Australian stocks recouped a big chunk of Monday’s decline with the S&P/ASX 200 finishing up 0.6% at 6265.8, the fourth gain in five days and still on the doorstep of fresh 10 1/2-year highs. Miners drove the day’s advance, with BHP Billiton and Rio Tinto each picking up more than 1% and South32 gaining 2.3%. Consumer and healthcare stocks also rose strongly; Treasury Wine rebounded 5.5%. Meanwhile, the property sector was the only one to fall — amid rising bond yields — though telecom and energy were little changed.
U.S. stocks rose intraday as investors cheered what is shaping up to be a strong corporate-earnings season. The Dow Jones Industrial Average rose 170 points, or 0.7%, to 25215. The S&P 500 rose 0.4%, and the tech-heavy Nasdaq Composite was roughly unchanged, giving up its earlier gains. With the earnings-reporting season about a fifth of the way through, the vast of S&P 500 companies have posted stronger-than expected earnings and revenue, according to FactSet. Earnings from U.S. companies have been “unparalleled” elsewhere, said Michael Scanlon, portfolio manager at Manulife Asset Management. He added that although some have said investors should put more money into places such as emerging markets, he thinks investors should zero in even more on the U.S. Shares of Google parent Alphabet jumped 3.1% after the search giant reported revenue and adjusted earnings that beat analysts’ estimates.
Gold futures inched lower, marking a second straight finish in the red as a rise in global stocks, perceived as risk assets, offset a slightly weaker dollar. Gold for August delivery on Comex shed 10 cents, or less than 0.1%, to settle at $1,225.50 an ounce, after also putting in a loss in the prior session. Prices had settled at $1,224 on Thursday, the lowest for a most-active contract in about a year. September silver, meanwhile, added 9 cents, or 0.6%, to $15.52 an ounce. The ICE U.S. Dollar Index, a measure of the U.S. currency against a basket of six major rivals, edged up down less than 0.1% lower at 94.59 Monday. Meanwhile, September wheat fell 3 1/2 cents to $5.10 1/4 a bushel.
IRON ORE: 65.71s + 0.35 (August contract)
Oil prices rose on expectations that China’s plan to boost government spending will keep global oil demand robust, and on concerns simmering tensions between the U.S. and Iran may disrupt oil supplies. Light, sweet crude for September delivery ended 63 cents, or 0.9%, higher at $68.52 a barrel on the New York Mercantile Exchange. Brent crude, the global benchmark, was up 0.5% at $73.44 a barrel. China’s State Council revealed new measures to support growth such as tax breaks and special bonds for infrastructure investment, which translated into broad buying in financial markets.
The dollar was little changed intraday, as investors weighed an optimistic outlook for the U.S. economy against recent White House comments regarding the currency’s strength. The WSJ Dollar Index, which measures the U.S. currency against a basket of 16 others, was recently unchanged at 88.36. Some investors have turned more cautious on the dollar in recent days after President Donald Trump expressed frustration last week that rising interest rates had buoyed the currency, and he said he hoped the Fed would stop tightening. A stronger dollar makes U.S. exports less competitive abroad. While Mr. Trump’s comments may weigh on the dollar in the short term, expectations of more Fed rate increases and fears of a worsening trade dispute are likely to keep the U.S. currency strong against its peers, analysts at ING said in a note to clients.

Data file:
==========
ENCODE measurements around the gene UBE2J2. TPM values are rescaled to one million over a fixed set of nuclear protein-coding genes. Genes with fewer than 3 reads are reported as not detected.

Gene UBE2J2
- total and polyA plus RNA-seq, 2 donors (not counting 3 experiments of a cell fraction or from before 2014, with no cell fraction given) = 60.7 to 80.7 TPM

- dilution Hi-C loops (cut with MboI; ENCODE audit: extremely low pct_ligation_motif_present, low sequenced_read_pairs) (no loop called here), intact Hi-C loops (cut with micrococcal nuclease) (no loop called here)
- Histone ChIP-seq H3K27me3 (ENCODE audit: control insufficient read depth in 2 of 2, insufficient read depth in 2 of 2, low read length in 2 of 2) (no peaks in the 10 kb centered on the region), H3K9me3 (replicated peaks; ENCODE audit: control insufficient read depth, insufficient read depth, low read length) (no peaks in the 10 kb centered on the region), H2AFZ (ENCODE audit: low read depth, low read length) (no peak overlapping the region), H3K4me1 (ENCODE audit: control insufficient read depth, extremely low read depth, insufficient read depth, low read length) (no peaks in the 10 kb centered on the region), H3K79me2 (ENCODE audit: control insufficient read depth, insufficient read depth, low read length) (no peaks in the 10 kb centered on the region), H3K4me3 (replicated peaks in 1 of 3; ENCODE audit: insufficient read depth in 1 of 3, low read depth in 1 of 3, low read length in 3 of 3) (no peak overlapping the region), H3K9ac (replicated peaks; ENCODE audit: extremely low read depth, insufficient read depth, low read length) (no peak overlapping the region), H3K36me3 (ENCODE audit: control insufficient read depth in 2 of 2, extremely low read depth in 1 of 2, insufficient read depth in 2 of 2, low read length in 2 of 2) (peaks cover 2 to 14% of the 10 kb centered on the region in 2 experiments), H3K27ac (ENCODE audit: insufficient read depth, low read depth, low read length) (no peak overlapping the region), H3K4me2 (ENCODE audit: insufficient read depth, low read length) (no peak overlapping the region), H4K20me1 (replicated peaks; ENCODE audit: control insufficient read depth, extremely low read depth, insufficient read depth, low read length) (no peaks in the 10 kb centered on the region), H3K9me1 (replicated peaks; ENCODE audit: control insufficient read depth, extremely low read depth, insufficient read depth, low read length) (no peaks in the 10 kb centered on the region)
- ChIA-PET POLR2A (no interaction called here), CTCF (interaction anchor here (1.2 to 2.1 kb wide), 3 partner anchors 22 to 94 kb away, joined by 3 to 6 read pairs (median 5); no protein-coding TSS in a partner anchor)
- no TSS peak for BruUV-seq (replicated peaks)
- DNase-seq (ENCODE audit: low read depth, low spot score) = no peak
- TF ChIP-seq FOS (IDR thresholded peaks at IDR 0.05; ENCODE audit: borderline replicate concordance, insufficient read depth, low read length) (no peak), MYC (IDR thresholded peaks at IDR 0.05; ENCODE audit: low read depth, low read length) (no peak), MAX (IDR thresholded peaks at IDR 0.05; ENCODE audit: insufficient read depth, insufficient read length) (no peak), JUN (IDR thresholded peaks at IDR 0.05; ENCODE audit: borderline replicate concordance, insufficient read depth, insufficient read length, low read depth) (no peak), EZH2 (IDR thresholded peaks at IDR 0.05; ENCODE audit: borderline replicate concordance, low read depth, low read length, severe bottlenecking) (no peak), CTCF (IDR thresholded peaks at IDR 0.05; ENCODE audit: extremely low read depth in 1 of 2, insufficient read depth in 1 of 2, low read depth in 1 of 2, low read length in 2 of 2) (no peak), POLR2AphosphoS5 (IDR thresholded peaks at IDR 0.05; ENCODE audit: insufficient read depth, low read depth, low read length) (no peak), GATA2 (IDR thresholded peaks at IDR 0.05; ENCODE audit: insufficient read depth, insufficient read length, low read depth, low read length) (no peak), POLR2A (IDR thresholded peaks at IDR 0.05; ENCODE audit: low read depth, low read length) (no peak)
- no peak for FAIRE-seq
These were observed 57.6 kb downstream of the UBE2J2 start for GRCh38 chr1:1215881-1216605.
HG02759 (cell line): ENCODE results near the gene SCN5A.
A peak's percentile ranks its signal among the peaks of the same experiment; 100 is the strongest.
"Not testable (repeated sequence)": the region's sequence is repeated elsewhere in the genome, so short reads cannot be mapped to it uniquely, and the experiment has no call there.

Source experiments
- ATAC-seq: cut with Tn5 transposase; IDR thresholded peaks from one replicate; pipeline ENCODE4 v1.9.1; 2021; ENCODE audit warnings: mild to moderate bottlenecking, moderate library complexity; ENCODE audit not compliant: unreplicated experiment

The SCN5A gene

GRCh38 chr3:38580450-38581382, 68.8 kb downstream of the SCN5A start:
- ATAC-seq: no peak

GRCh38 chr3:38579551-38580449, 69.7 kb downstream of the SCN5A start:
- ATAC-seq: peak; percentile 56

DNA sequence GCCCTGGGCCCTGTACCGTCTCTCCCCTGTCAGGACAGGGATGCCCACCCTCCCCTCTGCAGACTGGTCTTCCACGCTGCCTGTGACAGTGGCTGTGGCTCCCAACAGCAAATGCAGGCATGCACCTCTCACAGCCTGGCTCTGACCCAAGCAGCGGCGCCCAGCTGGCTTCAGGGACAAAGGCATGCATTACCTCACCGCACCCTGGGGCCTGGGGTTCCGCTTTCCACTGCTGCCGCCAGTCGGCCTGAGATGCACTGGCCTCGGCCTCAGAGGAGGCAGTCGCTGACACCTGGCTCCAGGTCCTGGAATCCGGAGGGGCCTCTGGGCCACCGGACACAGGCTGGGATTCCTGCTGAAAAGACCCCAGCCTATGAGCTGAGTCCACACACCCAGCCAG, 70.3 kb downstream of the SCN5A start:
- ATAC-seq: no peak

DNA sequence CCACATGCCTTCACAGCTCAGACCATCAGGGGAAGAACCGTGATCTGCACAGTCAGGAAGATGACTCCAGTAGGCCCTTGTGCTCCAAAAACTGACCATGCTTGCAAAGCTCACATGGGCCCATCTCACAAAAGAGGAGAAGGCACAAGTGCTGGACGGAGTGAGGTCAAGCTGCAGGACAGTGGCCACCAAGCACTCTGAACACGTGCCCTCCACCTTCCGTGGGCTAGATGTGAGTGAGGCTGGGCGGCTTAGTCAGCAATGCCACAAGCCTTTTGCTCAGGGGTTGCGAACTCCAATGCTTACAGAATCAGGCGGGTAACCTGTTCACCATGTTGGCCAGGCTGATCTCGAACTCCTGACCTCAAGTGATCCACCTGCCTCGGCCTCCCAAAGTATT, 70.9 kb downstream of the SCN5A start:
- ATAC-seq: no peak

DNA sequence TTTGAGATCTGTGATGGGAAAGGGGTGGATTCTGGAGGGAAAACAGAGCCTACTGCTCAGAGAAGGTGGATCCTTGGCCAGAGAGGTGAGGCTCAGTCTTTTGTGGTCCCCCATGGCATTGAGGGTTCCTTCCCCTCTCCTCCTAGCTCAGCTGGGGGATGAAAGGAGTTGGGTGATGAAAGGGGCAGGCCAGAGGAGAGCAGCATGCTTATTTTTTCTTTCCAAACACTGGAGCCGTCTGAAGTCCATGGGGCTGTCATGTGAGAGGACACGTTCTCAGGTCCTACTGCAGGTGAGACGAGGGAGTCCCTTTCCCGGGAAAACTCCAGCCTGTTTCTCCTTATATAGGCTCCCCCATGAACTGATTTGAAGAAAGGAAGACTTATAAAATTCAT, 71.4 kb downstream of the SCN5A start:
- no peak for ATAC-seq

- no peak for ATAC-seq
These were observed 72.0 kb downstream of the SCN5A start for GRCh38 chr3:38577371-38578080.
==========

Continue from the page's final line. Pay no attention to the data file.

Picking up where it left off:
European stocks closed higher, as gains for UBS Group and others helped the market to enjoy its best daily climb since late June. Equities held to higher ground after preliminary manufacturing activity data for the eurozone in July came in above expectations. The Stoxx Europe 600 index added 0.9% to reach 388.18, topped by the basic materials and financial groups, representing its best one-day gain since June 22 and its highest finish since June 15, according to WSJ Market Data Group. On Monday, the pan-European index fell 0.2%, to log a third straight loss. Germany’s DAX 30 index rose 1.1% to 12,689.39. France’s CAC 40 advanced by 1% to 5,434.19, and Italy’s FTSE MIB charged up by 1.3% to 21,874.69. Spain’s IBEX 35 gained 0.5% at 9,820.10, and the U.K.’s FTSE 100 index finished up 0.7% at 7,709.05, representing a roughly six-week peak for the gauge.
In Asia, Hong Kong’s Hang Seng rose 1.4% and the Shanghai Composite Index was up 1.6%. Meanwhile, Japan’s Nikkei and South Korea’s Kospi both posted 0.5% gains. Some of the morning’s biggest gainers in the Shanghai Composite Index were construction and infrastructure specialists, insurers and banks. Asian indexes rose after China’s cabinet, the State Council, unveiled a string of measures to boost domestic consumption amid economic pressure from an escalating trade spat with the U.S. The measures urged local governments to invest more in infrastructure using special bonds and included corporate tax cuts tied to research spending and increased support for small businesses, according to a statement. Seesawing equity markets have been commonplace in recent months as investors digested trade rhetoric and struggled to gauge the likelihood of increased tensions.